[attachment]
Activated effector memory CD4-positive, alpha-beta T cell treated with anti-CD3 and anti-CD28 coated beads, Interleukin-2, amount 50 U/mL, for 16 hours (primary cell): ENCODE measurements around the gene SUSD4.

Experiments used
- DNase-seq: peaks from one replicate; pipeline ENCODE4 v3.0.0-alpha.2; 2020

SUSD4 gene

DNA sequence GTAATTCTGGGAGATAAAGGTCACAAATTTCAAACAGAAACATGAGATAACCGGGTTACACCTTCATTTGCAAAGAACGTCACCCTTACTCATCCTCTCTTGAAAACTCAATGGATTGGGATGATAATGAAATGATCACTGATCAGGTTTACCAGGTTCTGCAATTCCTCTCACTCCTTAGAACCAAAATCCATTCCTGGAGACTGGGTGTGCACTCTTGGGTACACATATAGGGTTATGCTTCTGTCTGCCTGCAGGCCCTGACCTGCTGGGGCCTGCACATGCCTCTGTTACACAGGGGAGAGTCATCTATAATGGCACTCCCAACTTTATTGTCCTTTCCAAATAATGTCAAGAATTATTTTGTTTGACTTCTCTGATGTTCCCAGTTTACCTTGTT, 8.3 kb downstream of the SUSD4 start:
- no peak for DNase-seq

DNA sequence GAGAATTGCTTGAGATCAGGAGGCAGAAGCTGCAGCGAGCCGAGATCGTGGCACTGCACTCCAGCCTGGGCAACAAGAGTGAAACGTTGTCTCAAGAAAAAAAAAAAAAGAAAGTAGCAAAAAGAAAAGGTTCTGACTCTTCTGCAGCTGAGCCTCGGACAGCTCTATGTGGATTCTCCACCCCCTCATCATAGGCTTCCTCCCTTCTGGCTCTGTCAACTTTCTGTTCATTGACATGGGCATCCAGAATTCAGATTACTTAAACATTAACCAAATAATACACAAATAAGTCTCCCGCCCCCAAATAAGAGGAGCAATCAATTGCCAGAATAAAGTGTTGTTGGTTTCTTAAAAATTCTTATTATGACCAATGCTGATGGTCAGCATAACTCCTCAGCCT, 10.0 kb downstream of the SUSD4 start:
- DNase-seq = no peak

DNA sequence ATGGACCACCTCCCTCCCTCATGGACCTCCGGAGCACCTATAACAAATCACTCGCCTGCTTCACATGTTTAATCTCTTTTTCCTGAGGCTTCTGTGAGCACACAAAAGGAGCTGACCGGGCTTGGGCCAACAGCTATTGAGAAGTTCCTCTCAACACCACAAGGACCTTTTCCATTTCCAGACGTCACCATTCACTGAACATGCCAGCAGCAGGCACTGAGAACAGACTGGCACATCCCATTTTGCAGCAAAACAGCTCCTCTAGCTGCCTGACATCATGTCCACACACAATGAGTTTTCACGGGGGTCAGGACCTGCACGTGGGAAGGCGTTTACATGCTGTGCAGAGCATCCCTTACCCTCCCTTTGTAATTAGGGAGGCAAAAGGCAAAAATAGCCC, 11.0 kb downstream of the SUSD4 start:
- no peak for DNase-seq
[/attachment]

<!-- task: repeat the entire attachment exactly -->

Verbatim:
Activated effector memory CD4-positive, alpha-beta T cell treated with anti-CD3 and anti-CD28 coated beads, Interleukin-2, amount 50 U/mL, for 16 hours (primary cell): ENCODE measurements around the gene SUSD4.

Experiments used
- DNase-seq: peaks from one replicate; pipeline ENCODE4 v3.0.0-alpha.2; 2020

SUSD4 gene

DNA sequence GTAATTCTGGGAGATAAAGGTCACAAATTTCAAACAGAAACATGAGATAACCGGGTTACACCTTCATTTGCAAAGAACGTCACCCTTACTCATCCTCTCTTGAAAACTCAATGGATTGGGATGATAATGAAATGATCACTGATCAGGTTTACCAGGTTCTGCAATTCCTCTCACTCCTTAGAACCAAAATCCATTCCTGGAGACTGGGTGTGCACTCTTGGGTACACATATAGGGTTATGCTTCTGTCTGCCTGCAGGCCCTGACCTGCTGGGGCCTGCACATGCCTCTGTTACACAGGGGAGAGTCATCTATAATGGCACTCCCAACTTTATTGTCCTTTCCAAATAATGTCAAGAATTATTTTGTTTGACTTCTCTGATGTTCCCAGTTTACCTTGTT, 8.3 kb downstream of the SUSD4 start:
- no peak for DNase-seq

DNA sequence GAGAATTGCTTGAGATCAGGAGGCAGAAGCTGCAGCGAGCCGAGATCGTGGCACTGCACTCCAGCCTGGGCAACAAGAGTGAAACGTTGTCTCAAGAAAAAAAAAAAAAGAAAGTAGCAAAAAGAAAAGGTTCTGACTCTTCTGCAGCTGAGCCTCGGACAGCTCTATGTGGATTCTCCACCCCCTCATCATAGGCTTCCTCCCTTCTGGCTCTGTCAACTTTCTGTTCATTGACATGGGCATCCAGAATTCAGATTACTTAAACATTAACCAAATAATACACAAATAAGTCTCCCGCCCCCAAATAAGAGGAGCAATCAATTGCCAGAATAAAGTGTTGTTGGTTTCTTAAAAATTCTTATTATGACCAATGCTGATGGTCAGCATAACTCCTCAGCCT, 10.0 kb downstream of the SUSD4 start:
- DNase-seq = no peak

DNA sequence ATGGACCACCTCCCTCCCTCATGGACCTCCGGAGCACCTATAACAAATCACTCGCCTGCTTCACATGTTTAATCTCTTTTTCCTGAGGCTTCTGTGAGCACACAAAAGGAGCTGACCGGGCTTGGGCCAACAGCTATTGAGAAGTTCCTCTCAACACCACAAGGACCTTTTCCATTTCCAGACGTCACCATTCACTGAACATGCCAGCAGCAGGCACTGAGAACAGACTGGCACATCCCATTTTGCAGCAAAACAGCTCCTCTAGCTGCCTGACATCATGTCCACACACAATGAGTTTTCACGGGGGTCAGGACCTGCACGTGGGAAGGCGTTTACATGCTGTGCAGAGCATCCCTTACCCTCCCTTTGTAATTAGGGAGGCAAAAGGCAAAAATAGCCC, 11.0 kb downstream of the SUSD4 start:
- no peak for DNase-seq